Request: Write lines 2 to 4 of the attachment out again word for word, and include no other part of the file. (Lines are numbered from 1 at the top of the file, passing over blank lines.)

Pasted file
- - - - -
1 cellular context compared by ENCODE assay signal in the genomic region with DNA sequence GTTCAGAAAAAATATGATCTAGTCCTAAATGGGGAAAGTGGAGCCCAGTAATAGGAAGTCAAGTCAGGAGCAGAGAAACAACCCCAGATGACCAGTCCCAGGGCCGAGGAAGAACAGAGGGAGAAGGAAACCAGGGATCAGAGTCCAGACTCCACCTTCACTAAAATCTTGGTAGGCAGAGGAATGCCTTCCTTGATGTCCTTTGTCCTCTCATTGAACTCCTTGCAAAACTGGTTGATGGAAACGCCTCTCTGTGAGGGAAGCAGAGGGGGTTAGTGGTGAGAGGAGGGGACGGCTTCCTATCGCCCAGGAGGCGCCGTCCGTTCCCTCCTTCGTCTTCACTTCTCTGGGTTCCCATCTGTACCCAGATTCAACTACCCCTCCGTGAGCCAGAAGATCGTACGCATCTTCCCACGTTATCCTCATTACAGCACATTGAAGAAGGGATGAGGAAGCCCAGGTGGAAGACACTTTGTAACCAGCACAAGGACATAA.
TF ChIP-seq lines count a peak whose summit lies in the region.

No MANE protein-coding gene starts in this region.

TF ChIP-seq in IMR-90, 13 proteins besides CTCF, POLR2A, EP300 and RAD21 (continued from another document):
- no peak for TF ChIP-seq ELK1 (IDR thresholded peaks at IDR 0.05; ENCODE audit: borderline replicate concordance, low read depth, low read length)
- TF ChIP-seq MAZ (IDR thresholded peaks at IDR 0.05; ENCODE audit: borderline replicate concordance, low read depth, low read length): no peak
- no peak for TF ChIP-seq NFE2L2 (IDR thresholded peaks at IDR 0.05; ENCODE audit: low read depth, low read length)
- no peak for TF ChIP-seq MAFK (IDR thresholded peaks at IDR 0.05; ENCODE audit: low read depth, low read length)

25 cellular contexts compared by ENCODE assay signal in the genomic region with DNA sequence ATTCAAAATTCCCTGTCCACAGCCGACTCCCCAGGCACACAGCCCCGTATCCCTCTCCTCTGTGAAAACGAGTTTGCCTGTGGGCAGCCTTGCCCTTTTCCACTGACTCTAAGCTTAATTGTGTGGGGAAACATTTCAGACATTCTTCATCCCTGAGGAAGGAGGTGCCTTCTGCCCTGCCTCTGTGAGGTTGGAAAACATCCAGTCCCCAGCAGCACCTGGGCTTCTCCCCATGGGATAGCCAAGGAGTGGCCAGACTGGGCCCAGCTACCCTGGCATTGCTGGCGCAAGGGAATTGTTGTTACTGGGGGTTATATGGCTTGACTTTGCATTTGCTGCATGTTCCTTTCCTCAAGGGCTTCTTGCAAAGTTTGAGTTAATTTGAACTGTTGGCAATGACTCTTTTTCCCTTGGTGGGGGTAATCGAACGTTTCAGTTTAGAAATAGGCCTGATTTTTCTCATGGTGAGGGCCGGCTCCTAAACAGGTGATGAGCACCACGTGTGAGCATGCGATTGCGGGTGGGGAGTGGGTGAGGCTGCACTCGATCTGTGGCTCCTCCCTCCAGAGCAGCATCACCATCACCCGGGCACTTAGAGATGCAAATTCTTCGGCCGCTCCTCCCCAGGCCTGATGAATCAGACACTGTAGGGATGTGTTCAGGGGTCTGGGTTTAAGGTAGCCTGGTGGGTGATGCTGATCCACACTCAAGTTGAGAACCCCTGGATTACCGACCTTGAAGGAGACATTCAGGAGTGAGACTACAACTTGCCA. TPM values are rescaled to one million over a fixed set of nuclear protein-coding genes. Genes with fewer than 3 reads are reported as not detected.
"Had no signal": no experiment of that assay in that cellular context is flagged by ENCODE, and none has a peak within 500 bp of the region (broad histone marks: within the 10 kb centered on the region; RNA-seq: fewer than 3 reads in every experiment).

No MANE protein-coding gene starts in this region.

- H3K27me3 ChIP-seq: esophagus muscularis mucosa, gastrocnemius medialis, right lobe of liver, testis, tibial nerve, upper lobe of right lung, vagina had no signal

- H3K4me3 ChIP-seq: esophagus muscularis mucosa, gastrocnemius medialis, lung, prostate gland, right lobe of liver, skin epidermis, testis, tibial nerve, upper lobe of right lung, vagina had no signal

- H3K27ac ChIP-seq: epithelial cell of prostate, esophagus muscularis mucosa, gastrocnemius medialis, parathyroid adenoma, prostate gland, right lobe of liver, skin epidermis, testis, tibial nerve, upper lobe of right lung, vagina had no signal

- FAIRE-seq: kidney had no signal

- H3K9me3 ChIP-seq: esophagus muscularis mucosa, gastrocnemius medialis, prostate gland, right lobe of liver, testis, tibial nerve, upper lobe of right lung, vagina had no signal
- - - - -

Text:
TF ChIP-seq lines count a peak whose summit lies in the region.

No MANE protein-coding gene starts in this region.

TF ChIP-seq in IMR-90, 13 proteins besides CTCF, POLR2A, EP300 and RAD21 (continued from another document):